Weekender: The Mentorship of Chris Elliott

Welcome to another edition of leadersayswhat’s the Weekender, a short bit to start your weekend off on the right track. Why a bit (versus a complete set)? Because it’s the weekend!

chris elliott david lettermanWhen Chris Elliott began his career, he was an inexperienced comedian writing and performing on a little show called Late Night with David Letterman. Thirty-something years later, Chris has had his own shows (Get A Life, Eagleheart) and starred in numerous, now-classic movies (Groundhog Day, There’s Something About Mary, Cabin Boy). In a recent interview, he discussed one particular “teacher” who affected his life.

David Letterman is the first person that comes to mind. I was hired by him when I was 21, and he was essentially— I didn’t go to college, and he was essentially my mentor and my teacher. Not that he ever acted that way, but looking back on it now, anything I learned in this business (or a lot of what I learned), came from him. It was basically because he opened me up to let myself be myself and be the goofy guy up in the office on television, instead of trying to fit in with what people expected from an actor or from a comic actor or a writer, which is what I was for him, he impressed—it sounds cliché—but he made me realize I could just be myself.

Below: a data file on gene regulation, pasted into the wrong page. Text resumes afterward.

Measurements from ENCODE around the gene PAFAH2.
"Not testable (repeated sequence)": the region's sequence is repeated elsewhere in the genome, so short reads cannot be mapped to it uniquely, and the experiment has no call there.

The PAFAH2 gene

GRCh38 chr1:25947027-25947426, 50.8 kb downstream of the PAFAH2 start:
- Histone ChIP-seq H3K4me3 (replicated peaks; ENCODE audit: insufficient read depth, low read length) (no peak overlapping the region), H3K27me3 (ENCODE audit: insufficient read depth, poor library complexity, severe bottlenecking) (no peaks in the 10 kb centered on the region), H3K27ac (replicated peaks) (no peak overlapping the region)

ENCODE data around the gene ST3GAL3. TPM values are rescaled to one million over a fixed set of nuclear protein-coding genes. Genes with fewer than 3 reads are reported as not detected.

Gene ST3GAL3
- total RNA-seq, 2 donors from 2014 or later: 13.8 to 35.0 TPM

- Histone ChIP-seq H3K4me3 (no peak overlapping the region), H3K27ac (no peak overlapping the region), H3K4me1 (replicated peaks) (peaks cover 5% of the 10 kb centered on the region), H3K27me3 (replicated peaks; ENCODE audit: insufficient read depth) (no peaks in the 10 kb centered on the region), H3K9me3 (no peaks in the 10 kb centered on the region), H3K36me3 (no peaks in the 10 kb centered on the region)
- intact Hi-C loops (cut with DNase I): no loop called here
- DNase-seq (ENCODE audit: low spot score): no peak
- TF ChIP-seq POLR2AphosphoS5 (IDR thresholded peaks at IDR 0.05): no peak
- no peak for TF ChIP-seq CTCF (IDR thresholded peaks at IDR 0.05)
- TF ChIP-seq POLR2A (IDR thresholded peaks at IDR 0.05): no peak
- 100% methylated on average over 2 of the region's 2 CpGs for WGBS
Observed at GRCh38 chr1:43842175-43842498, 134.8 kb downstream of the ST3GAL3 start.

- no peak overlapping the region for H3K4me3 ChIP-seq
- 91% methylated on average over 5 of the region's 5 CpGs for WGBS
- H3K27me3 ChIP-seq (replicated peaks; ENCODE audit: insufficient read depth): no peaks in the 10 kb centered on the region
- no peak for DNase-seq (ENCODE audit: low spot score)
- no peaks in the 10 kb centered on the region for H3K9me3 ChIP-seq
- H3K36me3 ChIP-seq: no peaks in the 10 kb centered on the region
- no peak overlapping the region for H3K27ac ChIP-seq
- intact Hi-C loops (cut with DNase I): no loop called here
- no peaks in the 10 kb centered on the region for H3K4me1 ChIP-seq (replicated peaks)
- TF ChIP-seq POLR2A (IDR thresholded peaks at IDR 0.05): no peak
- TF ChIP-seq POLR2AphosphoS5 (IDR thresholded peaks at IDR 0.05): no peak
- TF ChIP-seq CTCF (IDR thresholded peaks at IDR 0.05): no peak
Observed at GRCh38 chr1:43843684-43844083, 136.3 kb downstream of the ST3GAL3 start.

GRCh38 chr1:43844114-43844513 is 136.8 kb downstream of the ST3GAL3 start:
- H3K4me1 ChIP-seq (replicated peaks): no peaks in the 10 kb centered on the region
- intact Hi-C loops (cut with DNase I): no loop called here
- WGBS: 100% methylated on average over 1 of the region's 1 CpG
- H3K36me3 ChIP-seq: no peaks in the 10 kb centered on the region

David may not be aware that he played such an integral role in Chris’ development, but that does not make his impact any less significant. As leaders, we are continuously inspected and scrutinized by those around us. Sometimes they are looking for our weaknesses, but more often they want to learn how we do what we do.

These informal (and unspecified) mentor programs have a dramatic effect on those under your tutelage. It sets a precedent for future generations and determines the long-term success of your organization.

Make a conscious effort to model behaviors that propagate a positive workplace culture, teaching habits that you want to see repeated. Don’t rely on others to teach the “right way” while you operate above the rules. Act like a mentor to all staff, at all times. Who knows, in thirty years you might be surprised by who is lauding you, too.